Le Journal de Saône et Loire24 September 2019
Bernard Kudlak : « The end of Plume is also part of life »
After almost 40 years of shows, Cirque Plume decided to put a stop to it all after its Dernière Saison. The final tour of 150 dates is making its way to Chalon. An ending in full glory, while crowds are still filling up the stands. Bernard Kudlak, co-founder of Plume, explains.
Why stop when everything is going so well for Cirque Plume?
"Stopping is neither happy nor sad, it’s just life. But Plume is not stopping just yet; we still have 150 dates ahead of us. There’s also a big exhibition on Plume and its history at the Salines Royales d’Arc-et-Senans.”
What does circus mean to you?
"Above all, it’s about surpassing one’s own human condition. Circus is about the moment just before falling. It’s about controlling imbalance. It’s also about showing that anything is possible. A circus show is an invitation to joy and also to fear. Circus is a living art form, made by living people for living people. As for the question of stopping while they are still waiting for us, while houses are full, it’s simple: we started a story, it went well, and we’ve decided to stop just as we started, without outside intervention. We’ve known for six or seven years that the Dernière Saison would mark the end of Plume."
Could you have passed the circus on to others?
“We are not a traditional, reproducible circus model. There are more than 150 circus companies in France; we are in a society where everyone is grabbing hold. We’re saying it’s time to make space for young people, and we’re making space for them. We are not stopping due to an economic problem, but because life is composed of different time periods, life in its present state is precious. Our society wants to be young forever, it has trouble looking at the end of things."
"You have to be narcissistic in this business, but not selfish.” -Bernard Kudlak, co-founder of Plume
What will your future be like?
"There will be a large exhibition in Arc-et-Senans. And then, I’m an artist. I like to write, paint, sculpt."
Why did you give your circus the elusive name Plume?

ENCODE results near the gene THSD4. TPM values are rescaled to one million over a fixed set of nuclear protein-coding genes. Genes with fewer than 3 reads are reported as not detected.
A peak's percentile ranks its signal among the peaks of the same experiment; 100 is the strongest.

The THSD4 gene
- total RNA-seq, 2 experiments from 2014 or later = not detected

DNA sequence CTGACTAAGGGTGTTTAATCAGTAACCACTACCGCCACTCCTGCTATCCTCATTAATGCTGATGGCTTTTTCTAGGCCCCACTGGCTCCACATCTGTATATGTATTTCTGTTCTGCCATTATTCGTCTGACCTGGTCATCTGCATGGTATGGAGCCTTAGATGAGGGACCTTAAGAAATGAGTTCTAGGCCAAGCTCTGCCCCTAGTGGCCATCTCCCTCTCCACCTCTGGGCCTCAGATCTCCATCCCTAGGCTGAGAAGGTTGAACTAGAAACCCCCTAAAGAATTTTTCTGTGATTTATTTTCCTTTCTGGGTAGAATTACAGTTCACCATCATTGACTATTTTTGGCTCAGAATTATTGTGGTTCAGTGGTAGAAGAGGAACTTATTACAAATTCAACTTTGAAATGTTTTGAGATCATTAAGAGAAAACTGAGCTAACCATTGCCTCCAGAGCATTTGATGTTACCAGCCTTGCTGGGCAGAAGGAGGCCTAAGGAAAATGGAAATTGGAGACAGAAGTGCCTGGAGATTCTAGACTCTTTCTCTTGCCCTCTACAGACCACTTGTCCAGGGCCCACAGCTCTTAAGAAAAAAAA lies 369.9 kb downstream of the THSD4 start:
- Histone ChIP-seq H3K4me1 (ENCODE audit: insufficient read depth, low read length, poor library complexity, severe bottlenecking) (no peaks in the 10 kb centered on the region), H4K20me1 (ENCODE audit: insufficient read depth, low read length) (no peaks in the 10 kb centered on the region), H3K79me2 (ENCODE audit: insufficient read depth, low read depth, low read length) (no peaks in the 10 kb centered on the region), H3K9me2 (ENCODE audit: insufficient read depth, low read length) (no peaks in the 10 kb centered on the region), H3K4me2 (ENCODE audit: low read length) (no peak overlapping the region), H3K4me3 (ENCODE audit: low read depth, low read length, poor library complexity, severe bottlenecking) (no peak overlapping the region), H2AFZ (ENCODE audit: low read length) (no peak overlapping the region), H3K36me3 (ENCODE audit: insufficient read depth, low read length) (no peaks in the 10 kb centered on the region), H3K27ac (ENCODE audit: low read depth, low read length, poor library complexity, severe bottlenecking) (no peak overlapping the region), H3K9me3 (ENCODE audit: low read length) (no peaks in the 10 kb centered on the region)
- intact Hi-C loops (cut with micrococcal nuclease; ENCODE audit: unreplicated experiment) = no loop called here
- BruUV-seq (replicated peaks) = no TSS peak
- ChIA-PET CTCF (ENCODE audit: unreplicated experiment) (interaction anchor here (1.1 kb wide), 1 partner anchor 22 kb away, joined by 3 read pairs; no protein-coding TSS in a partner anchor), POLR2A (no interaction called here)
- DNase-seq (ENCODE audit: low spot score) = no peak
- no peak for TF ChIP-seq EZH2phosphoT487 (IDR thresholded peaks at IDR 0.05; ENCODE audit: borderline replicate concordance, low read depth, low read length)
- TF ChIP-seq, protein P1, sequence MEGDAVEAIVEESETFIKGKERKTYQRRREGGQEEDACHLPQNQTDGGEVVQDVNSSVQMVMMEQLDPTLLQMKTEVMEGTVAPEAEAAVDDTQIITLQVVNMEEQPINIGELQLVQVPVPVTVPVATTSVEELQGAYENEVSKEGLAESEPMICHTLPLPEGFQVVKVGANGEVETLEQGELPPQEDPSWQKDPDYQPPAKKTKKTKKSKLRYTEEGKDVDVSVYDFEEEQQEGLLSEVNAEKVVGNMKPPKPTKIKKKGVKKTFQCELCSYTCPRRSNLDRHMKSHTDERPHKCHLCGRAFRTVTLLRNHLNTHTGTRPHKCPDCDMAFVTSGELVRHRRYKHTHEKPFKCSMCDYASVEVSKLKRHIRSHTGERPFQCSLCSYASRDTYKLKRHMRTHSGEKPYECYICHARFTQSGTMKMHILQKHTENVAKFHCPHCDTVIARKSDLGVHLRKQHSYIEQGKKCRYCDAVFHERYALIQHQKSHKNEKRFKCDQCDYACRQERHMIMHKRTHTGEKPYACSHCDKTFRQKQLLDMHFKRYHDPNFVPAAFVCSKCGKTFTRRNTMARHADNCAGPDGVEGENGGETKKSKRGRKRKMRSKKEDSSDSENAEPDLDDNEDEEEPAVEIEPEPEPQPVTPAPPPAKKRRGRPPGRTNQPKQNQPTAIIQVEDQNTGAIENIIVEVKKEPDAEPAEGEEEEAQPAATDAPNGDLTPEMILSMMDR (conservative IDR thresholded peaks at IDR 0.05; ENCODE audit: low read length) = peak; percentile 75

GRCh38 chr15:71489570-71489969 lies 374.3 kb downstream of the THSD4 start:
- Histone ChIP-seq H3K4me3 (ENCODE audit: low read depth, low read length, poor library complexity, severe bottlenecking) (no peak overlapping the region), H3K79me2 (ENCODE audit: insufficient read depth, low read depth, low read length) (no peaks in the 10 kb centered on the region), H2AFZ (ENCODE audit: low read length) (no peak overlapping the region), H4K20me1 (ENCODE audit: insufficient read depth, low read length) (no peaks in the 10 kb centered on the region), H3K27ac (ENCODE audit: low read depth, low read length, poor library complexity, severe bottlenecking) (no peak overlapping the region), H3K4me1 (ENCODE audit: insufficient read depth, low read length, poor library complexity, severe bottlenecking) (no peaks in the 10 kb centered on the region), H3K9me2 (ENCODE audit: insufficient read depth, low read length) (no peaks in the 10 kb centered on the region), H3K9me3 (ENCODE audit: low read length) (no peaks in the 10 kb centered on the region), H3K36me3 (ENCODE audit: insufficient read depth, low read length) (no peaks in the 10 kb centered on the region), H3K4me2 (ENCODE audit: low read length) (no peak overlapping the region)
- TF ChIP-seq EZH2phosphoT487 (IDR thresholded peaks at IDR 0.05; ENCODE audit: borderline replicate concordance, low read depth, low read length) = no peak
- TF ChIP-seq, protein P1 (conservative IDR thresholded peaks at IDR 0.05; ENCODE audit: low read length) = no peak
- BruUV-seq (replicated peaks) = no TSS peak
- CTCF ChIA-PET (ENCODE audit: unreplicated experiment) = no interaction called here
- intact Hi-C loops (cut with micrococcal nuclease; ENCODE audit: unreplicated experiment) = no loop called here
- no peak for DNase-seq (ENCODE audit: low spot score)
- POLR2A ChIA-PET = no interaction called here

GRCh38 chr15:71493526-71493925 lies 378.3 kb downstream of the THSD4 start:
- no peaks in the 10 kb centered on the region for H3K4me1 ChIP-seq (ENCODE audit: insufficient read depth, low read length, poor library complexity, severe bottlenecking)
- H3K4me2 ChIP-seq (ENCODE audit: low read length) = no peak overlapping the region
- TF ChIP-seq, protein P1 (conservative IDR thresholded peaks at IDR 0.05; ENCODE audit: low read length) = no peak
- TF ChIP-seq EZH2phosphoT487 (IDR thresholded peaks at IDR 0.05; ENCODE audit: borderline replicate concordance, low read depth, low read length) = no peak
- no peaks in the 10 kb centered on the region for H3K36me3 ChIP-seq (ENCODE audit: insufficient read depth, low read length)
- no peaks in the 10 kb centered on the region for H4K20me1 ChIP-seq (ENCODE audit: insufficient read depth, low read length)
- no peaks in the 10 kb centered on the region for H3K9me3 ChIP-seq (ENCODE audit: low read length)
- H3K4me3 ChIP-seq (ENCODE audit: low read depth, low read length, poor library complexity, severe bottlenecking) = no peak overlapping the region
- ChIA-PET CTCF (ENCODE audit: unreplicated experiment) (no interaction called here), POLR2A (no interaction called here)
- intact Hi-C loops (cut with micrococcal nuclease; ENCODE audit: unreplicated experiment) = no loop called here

“All this happened while I was driving my three-speed Citroën Tub. We were looking for a name for our street company, and all sorts of outlandish names were being tossed around. I came in and suggested the name Plume. Everyone said “meh,” but the name stayed on the list. We went through a process of elimination, and in the end it was the only one left. Plume is about lightness, it’s the plumage of birds, the feathers of angels, writers’ plumes.”
What will you remember about this adventure?
“No single aspect more than any other: encounters, friends all over Europe, the joy of the audience, moments of exchange that nourish the peace of the soul.”
You’ve always insisted on staying in Besançon, why?
"40 years ago, it wasn’t the norm, but we didn’t want to get into show business. We wanted to stay out in the country when we weren’t touring, to live a simple life. We didn’t want success to change that.”
Interview by Meriem Souissi
La Dernière Saison, the final act of a spectacular adventure
It is hard to believe that we will no longer see Cirque Plume, neither in Chalon nor anywhere else. But this Dernière Saison, the name of their last show, will leave a beautiful imprint on our minds and eyes — one of sweet madness and gentle poetry.
The show plays on the seasons and laughs with kindness at aging artists. There are brioche contests, beer belly drumming sessions, bouncing bottoms. While these gentlemen don’t always look their best, the women are young and flexible. This Dernière Saison is a poetic and ecological fable. If it begins with the juggling of feathers, plastic bags soon cover the ground, portending terrible tragedies. We might draw the conclusion that Cirque Plume has chosen to stop so as not to see the land and sea polluted irremediably. As if they would rather stop in time, keeping only good memories, shared with enthusiastic spectators who sit before their one hour and fifty minutes of beautiful images and communicative joy. It’s quite a short hour and fifty minutes to say goodbye and thank you.